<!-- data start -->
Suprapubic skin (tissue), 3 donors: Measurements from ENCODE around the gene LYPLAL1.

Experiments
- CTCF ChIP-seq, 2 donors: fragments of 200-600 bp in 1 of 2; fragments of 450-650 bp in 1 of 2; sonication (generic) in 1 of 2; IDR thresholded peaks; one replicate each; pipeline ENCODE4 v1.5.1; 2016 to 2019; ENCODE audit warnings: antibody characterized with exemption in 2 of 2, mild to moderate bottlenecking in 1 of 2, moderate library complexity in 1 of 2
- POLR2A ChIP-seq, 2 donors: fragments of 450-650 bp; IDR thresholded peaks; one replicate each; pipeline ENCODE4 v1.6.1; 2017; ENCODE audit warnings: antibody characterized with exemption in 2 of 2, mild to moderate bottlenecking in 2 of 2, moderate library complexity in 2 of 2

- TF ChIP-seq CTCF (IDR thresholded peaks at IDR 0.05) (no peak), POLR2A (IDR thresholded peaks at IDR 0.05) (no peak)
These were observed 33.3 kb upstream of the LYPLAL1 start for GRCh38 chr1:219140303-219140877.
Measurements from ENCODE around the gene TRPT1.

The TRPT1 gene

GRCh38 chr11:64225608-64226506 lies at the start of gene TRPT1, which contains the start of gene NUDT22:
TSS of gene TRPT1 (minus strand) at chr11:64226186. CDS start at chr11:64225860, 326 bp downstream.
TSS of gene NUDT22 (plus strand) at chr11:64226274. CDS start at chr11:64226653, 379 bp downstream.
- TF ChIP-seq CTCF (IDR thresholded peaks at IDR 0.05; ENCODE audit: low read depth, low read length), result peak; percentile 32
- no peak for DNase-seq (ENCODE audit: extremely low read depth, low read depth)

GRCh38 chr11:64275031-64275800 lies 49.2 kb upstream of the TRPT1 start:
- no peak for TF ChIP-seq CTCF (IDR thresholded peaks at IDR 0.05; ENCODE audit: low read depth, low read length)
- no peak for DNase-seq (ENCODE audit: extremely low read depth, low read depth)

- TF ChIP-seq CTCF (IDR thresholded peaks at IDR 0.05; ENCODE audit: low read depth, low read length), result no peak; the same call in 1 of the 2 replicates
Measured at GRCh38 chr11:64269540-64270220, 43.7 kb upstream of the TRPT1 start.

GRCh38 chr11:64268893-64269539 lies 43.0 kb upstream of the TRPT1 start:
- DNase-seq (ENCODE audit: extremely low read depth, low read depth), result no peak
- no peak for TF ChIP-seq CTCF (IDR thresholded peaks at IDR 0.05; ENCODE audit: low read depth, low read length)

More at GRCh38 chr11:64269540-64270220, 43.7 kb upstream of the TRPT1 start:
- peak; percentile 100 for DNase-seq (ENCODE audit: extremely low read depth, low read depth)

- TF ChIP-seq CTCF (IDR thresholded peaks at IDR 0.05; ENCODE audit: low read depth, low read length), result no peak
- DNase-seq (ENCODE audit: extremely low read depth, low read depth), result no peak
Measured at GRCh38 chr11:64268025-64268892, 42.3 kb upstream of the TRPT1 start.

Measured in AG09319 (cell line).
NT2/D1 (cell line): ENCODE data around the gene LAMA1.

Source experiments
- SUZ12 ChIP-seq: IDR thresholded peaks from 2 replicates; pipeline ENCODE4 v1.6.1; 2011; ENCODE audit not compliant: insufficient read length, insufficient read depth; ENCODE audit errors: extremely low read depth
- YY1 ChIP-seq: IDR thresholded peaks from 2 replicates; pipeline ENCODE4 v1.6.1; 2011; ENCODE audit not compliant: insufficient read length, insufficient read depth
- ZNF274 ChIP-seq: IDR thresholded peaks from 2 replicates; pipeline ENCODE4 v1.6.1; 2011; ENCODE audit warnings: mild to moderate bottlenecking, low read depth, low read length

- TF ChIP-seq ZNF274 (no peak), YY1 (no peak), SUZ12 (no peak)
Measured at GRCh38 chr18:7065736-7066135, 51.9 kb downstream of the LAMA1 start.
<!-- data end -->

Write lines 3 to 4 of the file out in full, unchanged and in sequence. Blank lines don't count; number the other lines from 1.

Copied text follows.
- CTCF ChIP-seq, 2 donors: fragments of 200-600 bp in 1 of 2; fragments of 450-650 bp in 1 of 2; sonication (generic) in 1 of 2; IDR thresholded peaks; one replicate each; pipeline ENCODE4 v1.5.1; 2016 to 2019; ENCODE audit warnings: antibody characterized with exemption in 2 of 2, mild to moderate bottlenecking in 1 of 2, moderate library complexity in 1 of 2
- POLR2A ChIP-seq, 2 donors: fragments of 450-650 bp; IDR thresholded peaks; one replicate each; pipeline ENCODE4 v1.6.1; 2017; ENCODE audit warnings: antibody characterized with exemption in 2 of 2, mild to moderate bottlenecking in 2 of 2, moderate library complexity in 2 of 2